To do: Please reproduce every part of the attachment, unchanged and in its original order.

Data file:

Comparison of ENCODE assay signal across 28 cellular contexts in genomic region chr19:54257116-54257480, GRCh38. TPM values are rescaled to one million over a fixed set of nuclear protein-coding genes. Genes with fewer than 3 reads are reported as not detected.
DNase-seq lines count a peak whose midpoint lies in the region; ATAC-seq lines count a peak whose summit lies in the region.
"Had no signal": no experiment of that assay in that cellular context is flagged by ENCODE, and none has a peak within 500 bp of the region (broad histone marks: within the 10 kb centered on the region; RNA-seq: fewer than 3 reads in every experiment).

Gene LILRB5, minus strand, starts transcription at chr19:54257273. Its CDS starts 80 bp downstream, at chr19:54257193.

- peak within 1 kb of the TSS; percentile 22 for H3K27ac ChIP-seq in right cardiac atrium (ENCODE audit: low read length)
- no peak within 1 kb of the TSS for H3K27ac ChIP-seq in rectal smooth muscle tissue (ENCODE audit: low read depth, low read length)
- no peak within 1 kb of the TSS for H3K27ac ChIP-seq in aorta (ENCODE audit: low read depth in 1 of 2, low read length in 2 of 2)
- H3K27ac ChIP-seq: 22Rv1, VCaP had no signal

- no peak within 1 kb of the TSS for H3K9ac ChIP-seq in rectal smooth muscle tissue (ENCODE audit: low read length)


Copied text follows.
Comparison of ENCODE assay signal across 28 cellular contexts in genomic region chr19:54257116-54257480, GRCh38. TPM values are rescaled to one million over a fixed set of nuclear protein-coding genes. Genes with fewer than 3 reads are reported as not detected.
DNase-seq lines count a peak whose midpoint lies in the region; ATAC-seq lines count a peak whose summit lies in the region.
"Had no signal": no experiment of that assay in that cellular context is flagged by ENCODE, and none has a peak within 500 bp of the region (broad histone marks: within the 10 kb centered on the region; RNA-seq: fewer than 3 reads in every experiment).

Gene LILRB5, minus strand, starts transcription at chr19:54257273. Its CDS starts 80 bp downstream, at chr19:54257193.

- peak within 1 kb of the TSS; percentile 22 for H3K27ac ChIP-seq in right cardiac atrium (ENCODE audit: low read length)
- no peak within 1 kb of the TSS for H3K27ac ChIP-seq in rectal smooth muscle tissue (ENCODE audit: low read depth, low read length)
- no peak within 1 kb of the TSS for H3K27ac ChIP-seq in aorta (ENCODE audit: low read depth in 1 of 2, low read length in 2 of 2)
- H3K27ac ChIP-seq: 22Rv1, VCaP had no signal

- no peak within 1 kb of the TSS for H3K9ac ChIP-seq in rectal smooth muscle tissue (ENCODE audit: low read length)